One crystal, two phases: Designing phase coexistence in metal-organic frameworks
One crystal, two phases: Designing phase coexistence in metal-organic frameworksPromotor(en): V. Van Speybroeck, S.M.J. Rogge /20NANO08 / Nanoporous materials - catalysis
As a recent class of nanoporous framework materials composed of inorganic and organic building blocks (see Figure 1a), metal-organic frameworks (MOFs) have attracted widespread attention for a variety of applications including gas adsorption and energy storage. Of specific interest in this proposal are flexible MOFs or soft porous crystals (SPCs) , as SPCs are largely crystalline materials that undergo large-amplitude phase transformations between multiple metastable phases under the influence of external stimuli such as temperature, pressure, or adsorption [2, 3]. Given this unique response, SPCs are often envisioned as next-generation nanosensing and –actuating materials. For instance, DUT-49(Cu) has been proposed as the active material in gas-releasing rescue systems given its unique potential for ‘anomalous’ negative gas adsorption (NGA). However, in order to design these promising materials for specific applications, it is crucial to fundamentally understand the origin of this cooperative behavior and rationalize how these macroscopic properties can be tuned by introducing specific building blocks in the material. The NGA phenomenon in DUT-49(Cu), for instance, was experimentally observed to critically depend on the size of the MOF crystal , an effect that remains elusive to date and precludes its full exploitation in applications.
To obtain insight in these elusive but highly attractive size-dependent phase transitions in SPCs, we recently investigated a series of MOFs (see Figure 1a) at length scales going substantially beyond the nanocells that are typically simulated (see Figure 1c) . In this way, we demonstrated that phase transformations in MOFs do not occur collectively, but rather proceed in a stepwise fashion in which part of the MOF crystal undergoes a phase transition first. During the transformation, multiple phases temporarily coexist in the same MOF crystal, leading to interfacial defects (see Figure 1b). We furthermore rationalized that this observed phase coexistence, a new type of spatial disorder in MOFs, could be stabilized in the material through carefully controlling the external stimuli, resulting in a MOF crystal that exhibits the attractive properties of both single phases. Given that phase coexistence was moreover demonstrated to depend on the crystallite size, it forms a possible explanation for the size-dependent structural flexibility in SPCs.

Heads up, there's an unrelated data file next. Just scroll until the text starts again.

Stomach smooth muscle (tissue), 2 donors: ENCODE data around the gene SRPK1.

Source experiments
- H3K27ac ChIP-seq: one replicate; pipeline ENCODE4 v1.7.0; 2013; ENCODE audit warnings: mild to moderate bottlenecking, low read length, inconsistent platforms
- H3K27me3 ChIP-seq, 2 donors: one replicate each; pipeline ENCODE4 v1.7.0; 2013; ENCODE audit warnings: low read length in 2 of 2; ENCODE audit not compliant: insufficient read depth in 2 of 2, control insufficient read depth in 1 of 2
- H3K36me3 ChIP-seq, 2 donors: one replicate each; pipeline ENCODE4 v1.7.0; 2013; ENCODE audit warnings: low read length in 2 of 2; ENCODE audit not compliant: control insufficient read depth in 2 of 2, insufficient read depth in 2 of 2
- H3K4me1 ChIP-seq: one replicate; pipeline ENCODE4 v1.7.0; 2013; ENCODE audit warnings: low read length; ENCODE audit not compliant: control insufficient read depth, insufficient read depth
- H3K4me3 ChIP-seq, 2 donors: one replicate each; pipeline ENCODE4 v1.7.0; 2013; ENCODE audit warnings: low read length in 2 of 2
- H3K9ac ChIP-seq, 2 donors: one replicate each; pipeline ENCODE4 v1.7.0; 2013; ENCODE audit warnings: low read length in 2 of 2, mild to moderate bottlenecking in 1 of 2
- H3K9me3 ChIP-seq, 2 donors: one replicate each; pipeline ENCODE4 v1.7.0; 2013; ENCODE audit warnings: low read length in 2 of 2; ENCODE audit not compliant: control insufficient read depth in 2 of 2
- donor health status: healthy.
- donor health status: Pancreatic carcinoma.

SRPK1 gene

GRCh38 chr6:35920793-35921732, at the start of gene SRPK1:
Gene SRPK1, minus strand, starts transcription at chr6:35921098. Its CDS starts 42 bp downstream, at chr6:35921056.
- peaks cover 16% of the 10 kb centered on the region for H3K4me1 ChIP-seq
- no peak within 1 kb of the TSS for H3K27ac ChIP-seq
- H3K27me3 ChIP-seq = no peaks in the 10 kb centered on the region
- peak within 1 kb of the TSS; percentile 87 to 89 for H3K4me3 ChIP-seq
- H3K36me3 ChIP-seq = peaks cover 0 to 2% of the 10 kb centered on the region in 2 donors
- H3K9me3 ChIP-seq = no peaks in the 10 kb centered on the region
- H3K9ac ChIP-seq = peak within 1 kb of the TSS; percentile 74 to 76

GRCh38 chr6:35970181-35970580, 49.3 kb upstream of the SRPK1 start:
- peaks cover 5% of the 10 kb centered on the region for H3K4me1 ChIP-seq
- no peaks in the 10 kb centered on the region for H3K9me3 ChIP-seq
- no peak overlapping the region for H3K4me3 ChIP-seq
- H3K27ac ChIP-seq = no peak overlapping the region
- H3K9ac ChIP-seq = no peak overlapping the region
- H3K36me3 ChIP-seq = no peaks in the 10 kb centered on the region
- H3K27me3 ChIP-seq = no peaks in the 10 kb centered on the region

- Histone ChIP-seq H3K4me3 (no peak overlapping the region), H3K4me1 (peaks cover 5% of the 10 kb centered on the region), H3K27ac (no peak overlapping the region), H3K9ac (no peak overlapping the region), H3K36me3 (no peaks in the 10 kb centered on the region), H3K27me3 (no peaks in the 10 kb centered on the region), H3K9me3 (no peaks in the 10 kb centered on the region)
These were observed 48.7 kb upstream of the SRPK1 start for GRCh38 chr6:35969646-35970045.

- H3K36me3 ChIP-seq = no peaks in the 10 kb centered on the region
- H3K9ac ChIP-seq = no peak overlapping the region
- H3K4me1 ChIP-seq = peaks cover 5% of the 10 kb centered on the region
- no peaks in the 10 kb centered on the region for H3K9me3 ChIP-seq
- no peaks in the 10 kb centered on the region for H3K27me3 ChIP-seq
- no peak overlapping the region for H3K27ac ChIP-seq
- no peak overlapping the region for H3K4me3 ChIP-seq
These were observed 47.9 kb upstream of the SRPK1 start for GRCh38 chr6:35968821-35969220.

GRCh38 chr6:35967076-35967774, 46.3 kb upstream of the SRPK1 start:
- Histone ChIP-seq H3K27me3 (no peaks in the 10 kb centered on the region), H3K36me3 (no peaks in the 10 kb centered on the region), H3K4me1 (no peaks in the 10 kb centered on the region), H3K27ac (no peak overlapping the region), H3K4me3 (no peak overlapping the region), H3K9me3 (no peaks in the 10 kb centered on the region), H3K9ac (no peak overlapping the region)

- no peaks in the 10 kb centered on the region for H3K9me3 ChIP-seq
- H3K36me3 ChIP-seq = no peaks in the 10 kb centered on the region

In order to enable the targeted introduction of phase coexistence in MOFs as a new pathway to design defect-engineered MOFs , several key questions need to be answered (see Figure 2):
- Can the introduction of small alterations in the MOF building blocks, such as linker functionalization or multivariate inorganic nodes, expand the window of thermodynamic conditions under which phase coexistence can be stabilized?
- Can phase coexistence exist in MOFs exhibiting topologies other than the winerack topology, thus providing evidence for a more fundamental mechanism through which phase coexistence nucleates and propagates through the crystal?
In this thesis, it is the goal to explore these fundamental questions by extending our earlier thermodynamic protocol using flexible and ab initio-derived force fields for mesosized MOF crystals . First, the impact of functionalizing the organic ligands with, e.g., –OH and –Br groups on the emergence of phase coexistence in MIL-53 is rationalized. These groups provide both steric hindrance–favoring the open-pore configuration–as well as attractive interactions that favor the closed-pore configuration; judiciously positioning these groups in the framework may hence culminate in a substantially expanded stability window for phase coexistence. Second, ZIF-4 and ZIF-7 are investigated as MOF architectures that both exhibit a rich polymorphism and are distinctly different from the earlier investigated winerack-type MOFs, allowing for more complicated forms of phase coexistence. The obtained thermodynamic insight will form a crucial step forward to consciously design spatial disorder in MOFs and exploit the phenomenon for practical applications.
The student will be actively coached to make him/her acquainted with the several advanced simulation and coarse-graining techniques early in the thesis year, and to transfer necessary programming skills needed to perform the research.